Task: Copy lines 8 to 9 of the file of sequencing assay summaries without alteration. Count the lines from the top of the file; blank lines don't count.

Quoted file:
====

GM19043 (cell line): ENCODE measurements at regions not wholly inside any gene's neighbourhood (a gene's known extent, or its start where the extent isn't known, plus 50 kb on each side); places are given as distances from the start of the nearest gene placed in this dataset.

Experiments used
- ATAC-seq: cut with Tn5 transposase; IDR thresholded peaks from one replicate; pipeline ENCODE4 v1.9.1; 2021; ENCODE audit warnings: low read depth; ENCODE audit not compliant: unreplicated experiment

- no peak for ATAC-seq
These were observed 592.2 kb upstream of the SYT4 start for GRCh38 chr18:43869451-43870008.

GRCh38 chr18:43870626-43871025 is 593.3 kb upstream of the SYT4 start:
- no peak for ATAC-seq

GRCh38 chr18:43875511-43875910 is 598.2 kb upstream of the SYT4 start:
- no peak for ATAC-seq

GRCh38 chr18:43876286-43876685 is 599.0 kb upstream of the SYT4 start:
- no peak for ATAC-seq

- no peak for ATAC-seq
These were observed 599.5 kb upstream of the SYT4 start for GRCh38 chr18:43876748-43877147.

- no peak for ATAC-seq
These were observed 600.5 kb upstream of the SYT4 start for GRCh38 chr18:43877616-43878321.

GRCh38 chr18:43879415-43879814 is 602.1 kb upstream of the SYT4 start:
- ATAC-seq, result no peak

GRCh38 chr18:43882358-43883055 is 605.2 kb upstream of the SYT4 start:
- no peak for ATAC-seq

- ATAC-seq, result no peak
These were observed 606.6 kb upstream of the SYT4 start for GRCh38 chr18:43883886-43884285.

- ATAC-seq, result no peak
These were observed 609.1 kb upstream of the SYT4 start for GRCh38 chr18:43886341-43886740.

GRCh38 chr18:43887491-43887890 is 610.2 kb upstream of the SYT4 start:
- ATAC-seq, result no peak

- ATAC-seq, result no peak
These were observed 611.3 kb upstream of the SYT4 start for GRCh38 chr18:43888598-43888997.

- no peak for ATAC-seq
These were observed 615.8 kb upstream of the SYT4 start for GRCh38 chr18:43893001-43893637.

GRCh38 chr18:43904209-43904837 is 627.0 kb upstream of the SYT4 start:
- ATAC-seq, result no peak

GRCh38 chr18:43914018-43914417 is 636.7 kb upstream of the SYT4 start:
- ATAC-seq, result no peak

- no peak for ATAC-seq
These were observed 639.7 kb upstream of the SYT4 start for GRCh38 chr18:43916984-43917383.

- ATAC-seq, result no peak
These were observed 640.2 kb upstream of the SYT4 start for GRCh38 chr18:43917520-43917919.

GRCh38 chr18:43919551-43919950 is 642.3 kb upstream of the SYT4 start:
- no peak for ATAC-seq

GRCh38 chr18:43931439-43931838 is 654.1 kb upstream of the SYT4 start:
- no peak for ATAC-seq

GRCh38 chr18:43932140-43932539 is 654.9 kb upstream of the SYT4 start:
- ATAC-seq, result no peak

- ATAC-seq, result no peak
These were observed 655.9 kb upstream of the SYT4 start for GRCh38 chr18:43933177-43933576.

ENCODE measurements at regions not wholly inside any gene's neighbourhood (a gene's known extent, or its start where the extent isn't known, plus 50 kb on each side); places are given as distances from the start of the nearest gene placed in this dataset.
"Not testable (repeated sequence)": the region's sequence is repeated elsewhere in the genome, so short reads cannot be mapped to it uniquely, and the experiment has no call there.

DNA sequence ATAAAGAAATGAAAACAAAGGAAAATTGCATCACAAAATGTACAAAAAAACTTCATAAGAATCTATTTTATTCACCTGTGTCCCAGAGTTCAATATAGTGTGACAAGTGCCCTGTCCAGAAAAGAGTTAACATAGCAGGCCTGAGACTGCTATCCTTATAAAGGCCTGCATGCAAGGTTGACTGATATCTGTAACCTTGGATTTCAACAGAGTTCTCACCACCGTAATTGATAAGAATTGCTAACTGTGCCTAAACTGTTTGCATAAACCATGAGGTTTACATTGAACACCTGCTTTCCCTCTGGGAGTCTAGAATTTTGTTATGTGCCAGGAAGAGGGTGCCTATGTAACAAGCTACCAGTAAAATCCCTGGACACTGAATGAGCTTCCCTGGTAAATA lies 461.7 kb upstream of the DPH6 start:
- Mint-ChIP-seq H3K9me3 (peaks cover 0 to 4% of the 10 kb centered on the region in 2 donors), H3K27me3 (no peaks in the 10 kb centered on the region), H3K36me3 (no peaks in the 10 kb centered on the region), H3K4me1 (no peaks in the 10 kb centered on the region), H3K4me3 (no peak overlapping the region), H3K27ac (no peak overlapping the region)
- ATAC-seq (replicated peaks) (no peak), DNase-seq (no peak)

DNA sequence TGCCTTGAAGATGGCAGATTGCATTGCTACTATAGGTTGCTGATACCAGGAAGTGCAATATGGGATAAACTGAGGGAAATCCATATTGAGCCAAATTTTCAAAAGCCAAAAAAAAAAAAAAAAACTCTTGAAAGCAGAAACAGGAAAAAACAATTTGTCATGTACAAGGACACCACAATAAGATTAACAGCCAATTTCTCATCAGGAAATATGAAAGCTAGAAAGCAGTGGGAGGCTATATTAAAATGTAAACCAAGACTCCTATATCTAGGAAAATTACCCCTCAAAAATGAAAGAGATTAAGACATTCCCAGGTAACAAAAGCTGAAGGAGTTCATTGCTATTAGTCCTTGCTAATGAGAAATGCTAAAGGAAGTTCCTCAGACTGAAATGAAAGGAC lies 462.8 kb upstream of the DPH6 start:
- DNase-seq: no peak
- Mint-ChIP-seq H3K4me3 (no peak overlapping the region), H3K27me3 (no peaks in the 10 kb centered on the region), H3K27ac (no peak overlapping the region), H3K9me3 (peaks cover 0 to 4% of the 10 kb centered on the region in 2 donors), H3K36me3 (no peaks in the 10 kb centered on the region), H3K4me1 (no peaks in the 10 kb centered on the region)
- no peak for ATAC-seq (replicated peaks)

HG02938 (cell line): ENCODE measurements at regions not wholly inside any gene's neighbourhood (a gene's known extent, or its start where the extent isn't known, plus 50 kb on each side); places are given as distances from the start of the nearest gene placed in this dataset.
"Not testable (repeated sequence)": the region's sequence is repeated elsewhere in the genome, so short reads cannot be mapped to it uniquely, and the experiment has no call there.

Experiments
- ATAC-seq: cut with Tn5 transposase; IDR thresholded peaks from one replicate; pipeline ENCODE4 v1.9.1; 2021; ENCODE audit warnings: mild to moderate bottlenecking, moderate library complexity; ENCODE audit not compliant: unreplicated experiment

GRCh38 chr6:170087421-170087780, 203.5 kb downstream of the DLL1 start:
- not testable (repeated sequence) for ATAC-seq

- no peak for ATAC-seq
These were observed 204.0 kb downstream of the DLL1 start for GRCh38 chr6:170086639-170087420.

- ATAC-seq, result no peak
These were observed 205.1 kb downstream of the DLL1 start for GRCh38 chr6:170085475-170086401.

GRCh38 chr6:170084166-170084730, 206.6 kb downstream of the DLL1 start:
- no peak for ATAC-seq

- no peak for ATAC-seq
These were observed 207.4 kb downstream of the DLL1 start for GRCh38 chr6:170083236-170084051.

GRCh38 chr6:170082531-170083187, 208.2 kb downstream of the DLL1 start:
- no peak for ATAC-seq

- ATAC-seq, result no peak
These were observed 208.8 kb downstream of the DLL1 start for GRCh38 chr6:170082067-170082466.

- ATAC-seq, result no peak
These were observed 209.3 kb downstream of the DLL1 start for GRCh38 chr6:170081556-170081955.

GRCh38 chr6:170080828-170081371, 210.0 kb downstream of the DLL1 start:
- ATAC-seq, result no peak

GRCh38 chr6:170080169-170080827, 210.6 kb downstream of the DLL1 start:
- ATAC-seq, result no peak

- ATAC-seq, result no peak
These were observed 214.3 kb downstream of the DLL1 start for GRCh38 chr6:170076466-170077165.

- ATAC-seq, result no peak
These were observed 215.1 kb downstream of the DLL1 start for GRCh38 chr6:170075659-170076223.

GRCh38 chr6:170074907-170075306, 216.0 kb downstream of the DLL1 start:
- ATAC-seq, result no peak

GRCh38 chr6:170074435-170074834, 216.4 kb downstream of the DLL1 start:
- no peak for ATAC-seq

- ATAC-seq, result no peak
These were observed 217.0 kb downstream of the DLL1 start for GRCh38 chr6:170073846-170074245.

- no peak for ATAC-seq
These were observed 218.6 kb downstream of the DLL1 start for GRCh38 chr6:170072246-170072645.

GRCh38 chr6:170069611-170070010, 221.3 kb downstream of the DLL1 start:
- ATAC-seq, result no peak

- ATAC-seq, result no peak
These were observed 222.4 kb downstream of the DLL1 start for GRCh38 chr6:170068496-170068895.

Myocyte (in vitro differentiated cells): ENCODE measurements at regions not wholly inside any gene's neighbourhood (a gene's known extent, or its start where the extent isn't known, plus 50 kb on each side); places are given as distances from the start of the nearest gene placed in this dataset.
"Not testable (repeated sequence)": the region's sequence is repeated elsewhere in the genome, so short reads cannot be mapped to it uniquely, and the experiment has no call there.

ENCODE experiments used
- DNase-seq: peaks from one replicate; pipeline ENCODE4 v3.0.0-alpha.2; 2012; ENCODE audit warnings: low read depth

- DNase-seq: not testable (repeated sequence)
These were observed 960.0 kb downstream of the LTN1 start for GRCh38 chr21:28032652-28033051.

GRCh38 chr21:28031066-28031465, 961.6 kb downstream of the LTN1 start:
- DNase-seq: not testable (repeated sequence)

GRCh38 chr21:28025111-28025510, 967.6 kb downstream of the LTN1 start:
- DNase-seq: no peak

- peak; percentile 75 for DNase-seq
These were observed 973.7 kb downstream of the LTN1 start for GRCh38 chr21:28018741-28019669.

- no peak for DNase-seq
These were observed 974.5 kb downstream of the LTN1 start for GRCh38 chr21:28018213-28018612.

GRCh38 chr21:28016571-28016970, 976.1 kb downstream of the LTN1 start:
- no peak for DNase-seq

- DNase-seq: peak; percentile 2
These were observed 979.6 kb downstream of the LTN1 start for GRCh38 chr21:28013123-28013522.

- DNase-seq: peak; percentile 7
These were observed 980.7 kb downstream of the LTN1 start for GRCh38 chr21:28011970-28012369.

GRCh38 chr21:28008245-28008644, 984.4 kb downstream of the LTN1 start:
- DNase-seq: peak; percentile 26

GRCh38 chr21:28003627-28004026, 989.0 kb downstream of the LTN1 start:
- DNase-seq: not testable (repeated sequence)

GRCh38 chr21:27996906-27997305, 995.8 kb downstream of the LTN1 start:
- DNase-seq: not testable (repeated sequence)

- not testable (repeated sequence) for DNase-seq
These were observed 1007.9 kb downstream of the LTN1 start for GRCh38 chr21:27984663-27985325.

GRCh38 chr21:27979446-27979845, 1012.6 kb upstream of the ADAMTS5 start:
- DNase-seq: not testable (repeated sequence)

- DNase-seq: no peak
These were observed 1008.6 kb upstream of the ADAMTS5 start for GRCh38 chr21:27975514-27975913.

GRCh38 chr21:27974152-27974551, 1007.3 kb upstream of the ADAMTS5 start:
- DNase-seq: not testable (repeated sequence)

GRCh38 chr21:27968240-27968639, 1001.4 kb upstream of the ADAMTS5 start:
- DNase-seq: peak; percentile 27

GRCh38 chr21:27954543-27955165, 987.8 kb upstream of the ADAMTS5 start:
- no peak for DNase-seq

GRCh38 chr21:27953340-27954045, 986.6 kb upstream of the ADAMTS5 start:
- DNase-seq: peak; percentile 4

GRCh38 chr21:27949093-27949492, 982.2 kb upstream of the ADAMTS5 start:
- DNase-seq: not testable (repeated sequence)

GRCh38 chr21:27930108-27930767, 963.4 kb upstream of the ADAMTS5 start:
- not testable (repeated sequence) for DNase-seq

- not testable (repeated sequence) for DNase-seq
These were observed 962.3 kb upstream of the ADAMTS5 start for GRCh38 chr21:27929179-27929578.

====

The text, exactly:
GRCh38 chr18:43875511-43875910 is 598.2 kb upstream of the SYT4 start:
- no peak for ATAC-seq